Matthew Wright grills Richard Tice's 'alternative' climate policy

30 October 2021, 15:36 | Updated: 8 November 2021, 17:59

By Seán Hickey

This is the moment Matthew Wright pokes holes in the Reform UK climate strategy, as outlined by the party leader.

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Matthew Wright took on Reform UK leader Richard Tice amid a report showing that Brits are only willing to spend between 0 and £5 to address climate change.

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Mr Tice made the case that government's current net-zero plan is unpopular and will ultimately become far too costly for Brits.

"Is part of the problem as you see it… that all the major parties will offer up rather similar policies on the environment because they’ll want to be seen to be saving the planet?" Matthew wondered.

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Mr Tice claimed that Reform UK will "be the only party that actually has an alternative to the main Westminster narrative about net zero."

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"For example actually, we can have cheaper energy using literally the almost free, accessible, safely extractable shale gas that’s literally under our feet that only four years ago, this conservative government said they wanted to create a new industry, a shale gas industry."

Matthew took exception to the Reform UK leaders pitch: "Do we get the added advantage of flames coming out of our taps?" He asked, referencing instances in the US where fracking led to public water supplies being contaminated.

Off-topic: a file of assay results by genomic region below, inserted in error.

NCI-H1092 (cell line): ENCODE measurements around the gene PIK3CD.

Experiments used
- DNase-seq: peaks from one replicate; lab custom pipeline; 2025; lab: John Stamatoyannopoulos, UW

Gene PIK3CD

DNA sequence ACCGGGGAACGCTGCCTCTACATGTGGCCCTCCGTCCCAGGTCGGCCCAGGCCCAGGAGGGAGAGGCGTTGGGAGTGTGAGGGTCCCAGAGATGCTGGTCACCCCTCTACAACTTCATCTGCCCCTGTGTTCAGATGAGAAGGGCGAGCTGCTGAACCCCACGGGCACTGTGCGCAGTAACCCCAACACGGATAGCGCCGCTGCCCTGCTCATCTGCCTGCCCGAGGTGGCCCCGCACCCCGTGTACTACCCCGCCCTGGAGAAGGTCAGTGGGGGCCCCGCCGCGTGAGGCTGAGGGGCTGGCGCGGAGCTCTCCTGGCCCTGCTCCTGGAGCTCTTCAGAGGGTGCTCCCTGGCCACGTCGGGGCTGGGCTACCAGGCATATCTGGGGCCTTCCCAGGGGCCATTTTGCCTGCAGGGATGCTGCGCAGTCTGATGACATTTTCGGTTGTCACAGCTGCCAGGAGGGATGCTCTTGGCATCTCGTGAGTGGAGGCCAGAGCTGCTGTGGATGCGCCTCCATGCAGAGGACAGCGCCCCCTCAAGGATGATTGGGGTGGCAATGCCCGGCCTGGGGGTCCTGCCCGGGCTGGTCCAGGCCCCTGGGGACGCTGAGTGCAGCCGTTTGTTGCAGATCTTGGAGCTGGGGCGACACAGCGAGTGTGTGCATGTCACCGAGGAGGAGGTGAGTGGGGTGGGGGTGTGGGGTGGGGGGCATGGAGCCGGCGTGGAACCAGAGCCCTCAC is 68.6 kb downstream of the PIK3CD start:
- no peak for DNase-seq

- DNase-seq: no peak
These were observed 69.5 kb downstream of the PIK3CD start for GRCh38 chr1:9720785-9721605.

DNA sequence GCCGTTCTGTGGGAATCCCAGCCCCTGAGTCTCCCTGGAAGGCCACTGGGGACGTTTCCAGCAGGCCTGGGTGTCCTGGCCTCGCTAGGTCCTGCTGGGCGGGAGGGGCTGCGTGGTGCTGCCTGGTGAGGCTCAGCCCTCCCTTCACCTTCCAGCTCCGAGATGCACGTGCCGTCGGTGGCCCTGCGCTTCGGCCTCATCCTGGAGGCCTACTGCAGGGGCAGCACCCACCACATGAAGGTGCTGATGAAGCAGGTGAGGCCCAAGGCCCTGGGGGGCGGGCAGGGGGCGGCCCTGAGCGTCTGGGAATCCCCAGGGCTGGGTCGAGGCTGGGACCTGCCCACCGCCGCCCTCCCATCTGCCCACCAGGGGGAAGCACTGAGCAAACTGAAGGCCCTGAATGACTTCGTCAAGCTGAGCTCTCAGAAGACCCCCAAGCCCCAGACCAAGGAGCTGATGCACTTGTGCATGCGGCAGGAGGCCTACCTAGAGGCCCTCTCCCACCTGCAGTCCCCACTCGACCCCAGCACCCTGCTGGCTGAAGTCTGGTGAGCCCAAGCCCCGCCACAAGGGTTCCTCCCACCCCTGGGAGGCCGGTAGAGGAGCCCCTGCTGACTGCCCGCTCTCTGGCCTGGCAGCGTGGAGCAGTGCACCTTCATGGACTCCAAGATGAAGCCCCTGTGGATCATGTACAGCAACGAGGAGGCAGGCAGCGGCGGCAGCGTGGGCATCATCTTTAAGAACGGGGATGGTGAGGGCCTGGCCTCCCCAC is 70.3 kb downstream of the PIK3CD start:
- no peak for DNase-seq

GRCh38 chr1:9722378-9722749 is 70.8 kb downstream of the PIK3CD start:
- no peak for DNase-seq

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"We could heat our houses by opening up our water taps", he quipped.

"Don’t be silly" Mr Tice dismissed Matthew, branding his concerns as "nonsense".

Matthew clapped back, noting that Reform's climate proposal is "not moving us forward, you’re just offering us an alternative to what we’re already doing."

Mr Tice insisted that shale gas exploration would be "part of a solution" to address climate change in the UK, noting that "we need to invest in tidal power" along with nuclear energy whilst using shale gas to prop up domestic energy stores.

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"Tell me how you fund tidal power around the UK for less than £5 per person?" Matthew asked, reminding Mr Tice that his own initial issue with government climate strategy was that it was too costly.

"In the 30 to 40 years before you get the costs down where they need to be, you need the cheap shale gas that’s literally under our feet whilst you’re investing in the new technologies that overtime will at a sensible, affordable price."

Matthew then ended by telling the Reform UK boss that he was "not engaging in the cost issue."